Postfix anti-antivirus (was Re: [linux-elitists] procmail recipe for mydoom?)
Tue Feb 10 16:42:51 PST 2004
On 11 Feb 2004, Ben Finney <firstname.lastname@example.org> wrote:
> On 11-Feb-2004, Martin Pool wrote:
> > On 11 Feb 2004, Ben Finney <email@example.com> wrote:
> > > The destination has already reacted exactly the way the relay MTA
> > > should have: by rejecting the message at SMTP time. The work is not
> > > being shifted by the destination, but *by the relay*.
> > The relay is too stupid, but the destination ought to know better.
> > The destination knows that if it rejects the message at SMTP time, it
> > will generate junk to the forged address. It shouldn't do it.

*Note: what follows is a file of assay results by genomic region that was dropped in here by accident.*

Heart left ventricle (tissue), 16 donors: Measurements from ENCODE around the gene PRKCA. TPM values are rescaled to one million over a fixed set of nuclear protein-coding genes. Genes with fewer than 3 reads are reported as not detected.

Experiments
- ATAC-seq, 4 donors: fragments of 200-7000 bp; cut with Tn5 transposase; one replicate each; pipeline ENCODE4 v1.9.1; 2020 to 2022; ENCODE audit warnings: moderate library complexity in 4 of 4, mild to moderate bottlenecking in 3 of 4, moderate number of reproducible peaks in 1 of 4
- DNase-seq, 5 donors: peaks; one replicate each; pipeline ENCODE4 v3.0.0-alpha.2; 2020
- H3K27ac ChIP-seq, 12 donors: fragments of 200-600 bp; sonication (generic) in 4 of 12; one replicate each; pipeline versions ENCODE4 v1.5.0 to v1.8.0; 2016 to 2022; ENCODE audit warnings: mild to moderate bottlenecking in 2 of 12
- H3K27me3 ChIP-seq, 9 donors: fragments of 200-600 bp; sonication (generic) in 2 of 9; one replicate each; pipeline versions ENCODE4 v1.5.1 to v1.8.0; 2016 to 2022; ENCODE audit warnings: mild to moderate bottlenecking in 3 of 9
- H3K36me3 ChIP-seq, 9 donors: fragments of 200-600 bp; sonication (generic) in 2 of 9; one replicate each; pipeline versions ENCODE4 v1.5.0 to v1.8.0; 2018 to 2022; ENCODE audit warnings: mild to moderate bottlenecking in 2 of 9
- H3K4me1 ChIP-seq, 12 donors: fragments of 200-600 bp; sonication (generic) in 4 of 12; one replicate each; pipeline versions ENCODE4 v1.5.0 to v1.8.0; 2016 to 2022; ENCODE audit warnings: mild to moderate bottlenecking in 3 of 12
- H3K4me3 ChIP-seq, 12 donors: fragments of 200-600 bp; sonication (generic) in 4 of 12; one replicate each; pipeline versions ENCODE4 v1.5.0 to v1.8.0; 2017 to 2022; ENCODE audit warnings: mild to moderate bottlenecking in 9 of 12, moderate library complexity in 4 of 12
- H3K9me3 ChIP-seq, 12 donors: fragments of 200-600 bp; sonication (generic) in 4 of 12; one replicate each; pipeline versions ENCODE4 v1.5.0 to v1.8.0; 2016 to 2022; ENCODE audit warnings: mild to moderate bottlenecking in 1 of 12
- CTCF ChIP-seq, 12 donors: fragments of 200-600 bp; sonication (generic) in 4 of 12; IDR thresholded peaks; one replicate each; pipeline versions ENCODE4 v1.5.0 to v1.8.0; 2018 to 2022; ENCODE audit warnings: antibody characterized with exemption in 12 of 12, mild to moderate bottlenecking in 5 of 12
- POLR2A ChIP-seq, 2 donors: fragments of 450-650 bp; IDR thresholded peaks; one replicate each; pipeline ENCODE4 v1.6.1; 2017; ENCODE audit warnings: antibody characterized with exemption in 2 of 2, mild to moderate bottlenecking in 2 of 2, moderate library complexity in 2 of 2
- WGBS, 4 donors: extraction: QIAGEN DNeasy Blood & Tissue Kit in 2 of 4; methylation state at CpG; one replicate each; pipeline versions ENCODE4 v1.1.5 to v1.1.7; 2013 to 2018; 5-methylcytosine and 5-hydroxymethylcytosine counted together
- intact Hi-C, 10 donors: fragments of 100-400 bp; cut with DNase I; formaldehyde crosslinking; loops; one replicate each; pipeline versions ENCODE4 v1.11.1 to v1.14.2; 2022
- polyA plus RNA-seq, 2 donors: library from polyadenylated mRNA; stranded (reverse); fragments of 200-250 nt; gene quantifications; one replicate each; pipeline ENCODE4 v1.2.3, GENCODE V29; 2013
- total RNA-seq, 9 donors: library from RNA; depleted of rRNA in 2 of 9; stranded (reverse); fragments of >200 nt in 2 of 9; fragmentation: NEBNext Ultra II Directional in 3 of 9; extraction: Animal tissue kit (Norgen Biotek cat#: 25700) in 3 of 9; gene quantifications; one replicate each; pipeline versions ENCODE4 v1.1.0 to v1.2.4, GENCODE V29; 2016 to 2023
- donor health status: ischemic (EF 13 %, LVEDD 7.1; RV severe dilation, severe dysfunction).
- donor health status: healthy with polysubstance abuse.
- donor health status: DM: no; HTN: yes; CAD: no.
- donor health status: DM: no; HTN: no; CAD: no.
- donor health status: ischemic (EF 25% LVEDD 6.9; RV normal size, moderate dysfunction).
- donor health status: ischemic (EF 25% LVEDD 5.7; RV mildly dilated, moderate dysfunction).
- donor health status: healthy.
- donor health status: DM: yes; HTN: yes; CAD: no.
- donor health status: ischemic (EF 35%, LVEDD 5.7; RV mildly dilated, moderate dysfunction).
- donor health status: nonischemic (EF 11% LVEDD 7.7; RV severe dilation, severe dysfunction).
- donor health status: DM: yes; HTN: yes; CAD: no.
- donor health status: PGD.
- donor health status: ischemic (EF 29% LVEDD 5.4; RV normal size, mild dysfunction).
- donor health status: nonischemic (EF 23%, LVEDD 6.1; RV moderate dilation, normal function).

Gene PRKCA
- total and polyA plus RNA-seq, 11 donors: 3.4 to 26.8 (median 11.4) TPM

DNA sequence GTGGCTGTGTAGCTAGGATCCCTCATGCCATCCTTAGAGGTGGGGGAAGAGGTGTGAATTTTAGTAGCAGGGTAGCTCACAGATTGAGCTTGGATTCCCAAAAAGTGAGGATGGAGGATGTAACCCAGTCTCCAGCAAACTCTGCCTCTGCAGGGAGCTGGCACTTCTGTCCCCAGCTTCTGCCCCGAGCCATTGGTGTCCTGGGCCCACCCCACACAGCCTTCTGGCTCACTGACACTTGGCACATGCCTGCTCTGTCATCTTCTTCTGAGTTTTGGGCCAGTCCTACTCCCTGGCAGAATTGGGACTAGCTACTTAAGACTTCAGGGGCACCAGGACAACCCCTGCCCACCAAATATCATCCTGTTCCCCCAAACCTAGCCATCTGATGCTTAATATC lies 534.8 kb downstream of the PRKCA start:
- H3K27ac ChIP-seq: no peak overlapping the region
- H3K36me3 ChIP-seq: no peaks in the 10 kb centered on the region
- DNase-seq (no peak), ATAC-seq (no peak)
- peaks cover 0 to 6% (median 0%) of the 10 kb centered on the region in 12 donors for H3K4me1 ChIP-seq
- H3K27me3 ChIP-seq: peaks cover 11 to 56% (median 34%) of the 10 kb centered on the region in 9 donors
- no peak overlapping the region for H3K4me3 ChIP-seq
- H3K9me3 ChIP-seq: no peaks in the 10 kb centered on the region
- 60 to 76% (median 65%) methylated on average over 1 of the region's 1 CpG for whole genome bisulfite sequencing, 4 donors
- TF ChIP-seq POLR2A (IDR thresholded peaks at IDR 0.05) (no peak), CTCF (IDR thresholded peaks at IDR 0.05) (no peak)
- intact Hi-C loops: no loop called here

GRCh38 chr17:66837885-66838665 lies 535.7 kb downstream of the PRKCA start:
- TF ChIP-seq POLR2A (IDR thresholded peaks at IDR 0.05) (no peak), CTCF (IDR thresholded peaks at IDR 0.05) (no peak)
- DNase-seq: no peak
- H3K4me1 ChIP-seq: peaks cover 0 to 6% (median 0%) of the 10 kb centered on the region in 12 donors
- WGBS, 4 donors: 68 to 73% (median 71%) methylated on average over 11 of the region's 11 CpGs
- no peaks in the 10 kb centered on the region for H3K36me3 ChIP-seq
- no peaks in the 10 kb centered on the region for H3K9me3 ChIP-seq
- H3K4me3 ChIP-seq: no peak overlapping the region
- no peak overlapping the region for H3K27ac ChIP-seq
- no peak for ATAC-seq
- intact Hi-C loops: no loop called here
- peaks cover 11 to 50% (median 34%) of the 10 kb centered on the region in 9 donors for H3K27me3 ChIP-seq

> The destination is acting in the only way that will reliably give
> information to someone who can do something about the problem: the SMTP
> client (relay or otherwise) currently attempting to pass on the malware.
This is the nub of the question. *If* that information got through to
someone who acted on it, it would be worthwhile. But I think that
happens rarely or never.
I am curious if you've ever heard of a case where just giving SMTP
rejects caused the client to fix the problem? I have hundreds of
cases where it caused a false bounce message to be generated.
> As opposed to silently dropping the malware, which isn't acting.
As I say, it avoids causing further damage.
Sorting the mail into a mailbox or stripping the attachments does not
prevent you sending mail to the client postmaster to complain. That
is a far more useful action than an SMTP reject.
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